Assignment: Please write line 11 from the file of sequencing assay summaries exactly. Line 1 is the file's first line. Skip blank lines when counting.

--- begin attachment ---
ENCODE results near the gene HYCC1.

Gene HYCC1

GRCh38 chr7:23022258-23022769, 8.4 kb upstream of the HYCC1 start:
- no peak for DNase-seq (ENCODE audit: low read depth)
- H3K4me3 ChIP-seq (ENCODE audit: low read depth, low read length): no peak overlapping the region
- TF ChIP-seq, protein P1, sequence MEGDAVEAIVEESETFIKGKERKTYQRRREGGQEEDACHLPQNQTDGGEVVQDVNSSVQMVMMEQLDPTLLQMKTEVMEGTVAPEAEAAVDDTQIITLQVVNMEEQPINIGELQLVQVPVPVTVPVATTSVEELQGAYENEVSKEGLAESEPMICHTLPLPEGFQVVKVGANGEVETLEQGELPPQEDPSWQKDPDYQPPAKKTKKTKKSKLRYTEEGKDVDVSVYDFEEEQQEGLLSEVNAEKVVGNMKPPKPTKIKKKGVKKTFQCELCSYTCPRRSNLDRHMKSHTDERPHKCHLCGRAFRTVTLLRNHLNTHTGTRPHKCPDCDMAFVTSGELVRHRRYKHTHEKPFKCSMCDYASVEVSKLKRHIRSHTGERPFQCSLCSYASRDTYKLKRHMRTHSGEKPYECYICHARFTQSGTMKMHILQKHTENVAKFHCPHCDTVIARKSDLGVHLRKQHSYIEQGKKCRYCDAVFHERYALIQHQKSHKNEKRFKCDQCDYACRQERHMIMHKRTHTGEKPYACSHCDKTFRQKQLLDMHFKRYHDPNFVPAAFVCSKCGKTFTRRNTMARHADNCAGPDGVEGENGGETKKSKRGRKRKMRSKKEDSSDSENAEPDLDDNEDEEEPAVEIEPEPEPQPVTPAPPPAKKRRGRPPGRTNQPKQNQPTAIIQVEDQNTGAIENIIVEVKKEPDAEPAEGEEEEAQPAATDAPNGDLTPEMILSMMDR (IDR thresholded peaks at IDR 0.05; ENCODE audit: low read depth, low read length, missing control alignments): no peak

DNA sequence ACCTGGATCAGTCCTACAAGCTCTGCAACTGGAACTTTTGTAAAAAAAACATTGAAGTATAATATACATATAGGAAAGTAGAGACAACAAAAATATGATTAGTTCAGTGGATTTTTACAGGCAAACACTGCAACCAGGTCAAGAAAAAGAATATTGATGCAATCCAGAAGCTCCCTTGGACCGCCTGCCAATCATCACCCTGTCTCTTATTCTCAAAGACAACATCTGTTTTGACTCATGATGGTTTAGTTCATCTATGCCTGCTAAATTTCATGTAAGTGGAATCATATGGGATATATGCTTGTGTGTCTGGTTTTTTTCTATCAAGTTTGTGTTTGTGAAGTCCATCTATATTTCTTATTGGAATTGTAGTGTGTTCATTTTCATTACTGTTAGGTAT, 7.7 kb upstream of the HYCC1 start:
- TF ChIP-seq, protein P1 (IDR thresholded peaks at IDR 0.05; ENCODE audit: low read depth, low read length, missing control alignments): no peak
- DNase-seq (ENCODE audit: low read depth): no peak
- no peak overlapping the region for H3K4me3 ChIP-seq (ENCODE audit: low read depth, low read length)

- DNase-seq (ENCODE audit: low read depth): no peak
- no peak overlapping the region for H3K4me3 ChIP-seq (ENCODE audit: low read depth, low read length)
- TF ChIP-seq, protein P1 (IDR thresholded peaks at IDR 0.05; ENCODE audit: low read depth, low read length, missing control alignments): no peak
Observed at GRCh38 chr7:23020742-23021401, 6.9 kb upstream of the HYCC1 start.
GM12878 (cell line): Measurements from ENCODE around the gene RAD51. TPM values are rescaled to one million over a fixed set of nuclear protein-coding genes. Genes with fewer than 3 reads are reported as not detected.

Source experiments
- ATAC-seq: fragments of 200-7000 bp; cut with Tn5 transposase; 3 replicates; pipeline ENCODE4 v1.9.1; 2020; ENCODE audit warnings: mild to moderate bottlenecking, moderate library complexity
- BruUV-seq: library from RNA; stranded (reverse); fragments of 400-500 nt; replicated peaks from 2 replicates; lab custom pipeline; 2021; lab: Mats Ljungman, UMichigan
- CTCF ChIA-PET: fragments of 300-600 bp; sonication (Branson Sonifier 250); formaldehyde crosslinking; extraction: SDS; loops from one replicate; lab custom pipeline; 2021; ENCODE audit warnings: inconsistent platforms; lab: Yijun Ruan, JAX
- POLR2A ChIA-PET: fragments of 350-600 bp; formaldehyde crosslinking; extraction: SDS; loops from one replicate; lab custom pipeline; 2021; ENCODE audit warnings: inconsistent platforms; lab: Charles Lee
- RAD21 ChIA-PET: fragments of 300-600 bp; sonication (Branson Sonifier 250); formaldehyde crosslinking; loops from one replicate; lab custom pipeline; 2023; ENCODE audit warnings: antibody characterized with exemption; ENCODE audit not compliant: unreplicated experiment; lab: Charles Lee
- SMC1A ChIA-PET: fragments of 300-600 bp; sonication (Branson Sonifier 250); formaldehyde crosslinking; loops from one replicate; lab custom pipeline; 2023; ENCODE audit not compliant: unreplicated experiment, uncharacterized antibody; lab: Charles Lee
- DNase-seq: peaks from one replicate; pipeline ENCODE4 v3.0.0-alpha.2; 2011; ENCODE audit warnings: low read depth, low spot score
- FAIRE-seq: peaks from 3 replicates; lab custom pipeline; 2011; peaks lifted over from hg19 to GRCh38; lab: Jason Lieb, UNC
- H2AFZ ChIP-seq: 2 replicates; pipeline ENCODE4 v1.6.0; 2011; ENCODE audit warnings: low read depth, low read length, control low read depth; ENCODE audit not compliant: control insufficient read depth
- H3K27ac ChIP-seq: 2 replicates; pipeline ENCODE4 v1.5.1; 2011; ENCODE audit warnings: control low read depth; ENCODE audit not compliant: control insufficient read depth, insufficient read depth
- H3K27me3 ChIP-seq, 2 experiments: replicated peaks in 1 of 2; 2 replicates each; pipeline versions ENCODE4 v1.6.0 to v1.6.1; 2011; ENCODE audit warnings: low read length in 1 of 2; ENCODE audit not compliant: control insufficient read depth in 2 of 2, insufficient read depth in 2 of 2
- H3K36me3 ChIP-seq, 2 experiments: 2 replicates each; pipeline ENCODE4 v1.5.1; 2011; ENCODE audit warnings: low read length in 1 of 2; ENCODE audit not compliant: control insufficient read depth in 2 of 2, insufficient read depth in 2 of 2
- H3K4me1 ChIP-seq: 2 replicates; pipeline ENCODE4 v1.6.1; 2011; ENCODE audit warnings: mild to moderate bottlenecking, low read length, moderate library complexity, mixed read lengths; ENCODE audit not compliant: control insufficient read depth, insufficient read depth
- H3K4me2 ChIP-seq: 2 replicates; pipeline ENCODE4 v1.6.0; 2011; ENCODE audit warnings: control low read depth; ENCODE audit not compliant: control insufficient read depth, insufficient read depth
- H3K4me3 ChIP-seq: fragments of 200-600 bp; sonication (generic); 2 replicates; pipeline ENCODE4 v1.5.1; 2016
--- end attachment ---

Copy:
- DNase-seq (ENCODE audit: low read depth): no peak